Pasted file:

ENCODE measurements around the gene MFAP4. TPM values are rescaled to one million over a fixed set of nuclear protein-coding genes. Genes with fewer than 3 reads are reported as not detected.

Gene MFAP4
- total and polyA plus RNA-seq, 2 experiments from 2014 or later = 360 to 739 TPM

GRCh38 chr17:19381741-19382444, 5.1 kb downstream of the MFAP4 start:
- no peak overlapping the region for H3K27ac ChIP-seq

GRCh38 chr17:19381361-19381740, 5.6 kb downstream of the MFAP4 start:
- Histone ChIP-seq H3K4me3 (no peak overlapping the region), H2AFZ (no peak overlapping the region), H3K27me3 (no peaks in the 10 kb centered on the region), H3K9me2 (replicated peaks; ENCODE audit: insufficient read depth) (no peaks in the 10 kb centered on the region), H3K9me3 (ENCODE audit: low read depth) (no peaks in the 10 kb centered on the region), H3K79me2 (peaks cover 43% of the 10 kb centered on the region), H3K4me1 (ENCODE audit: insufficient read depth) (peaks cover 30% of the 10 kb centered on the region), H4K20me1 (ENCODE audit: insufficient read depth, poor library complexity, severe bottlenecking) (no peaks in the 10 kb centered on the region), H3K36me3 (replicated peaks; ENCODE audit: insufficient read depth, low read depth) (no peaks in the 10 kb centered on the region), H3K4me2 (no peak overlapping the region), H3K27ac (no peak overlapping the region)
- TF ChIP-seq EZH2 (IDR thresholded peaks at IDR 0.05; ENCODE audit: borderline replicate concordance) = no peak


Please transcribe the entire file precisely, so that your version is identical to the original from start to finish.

ENCODE measurements around the gene MFAP4. TPM values are rescaled to one million over a fixed set of nuclear protein-coding genes. Genes with fewer than 3 reads are reported as not detected.

Gene MFAP4
- total and polyA plus RNA-seq, 2 experiments from 2014 or later = 360 to 739 TPM

GRCh38 chr17:19381741-19382444, 5.1 kb downstream of the MFAP4 start:
- no peak overlapping the region for H3K27ac ChIP-seq

GRCh38 chr17:19381361-19381740, 5.6 kb downstream of the MFAP4 start:
- Histone ChIP-seq H3K4me3 (no peak overlapping the region), H2AFZ (no peak overlapping the region), H3K27me3 (no peaks in the 10 kb centered on the region), H3K9me2 (replicated peaks; ENCODE audit: insufficient read depth) (no peaks in the 10 kb centered on the region), H3K9me3 (ENCODE audit: low read depth) (no peaks in the 10 kb centered on the region), H3K79me2 (peaks cover 43% of the 10 kb centered on the region), H3K4me1 (ENCODE audit: insufficient read depth) (peaks cover 30% of the 10 kb centered on the region), H4K20me1 (ENCODE audit: insufficient read depth, poor library complexity, severe bottlenecking) (no peaks in the 10 kb centered on the region), H3K36me3 (replicated peaks; ENCODE audit: insufficient read depth, low read depth) (no peaks in the 10 kb centered on the region), H3K4me2 (no peak overlapping the region), H3K27ac (no peak overlapping the region)
- TF ChIP-seq EZH2 (IDR thresholded peaks at IDR 0.05; ENCODE audit: borderline replicate concordance) = no peak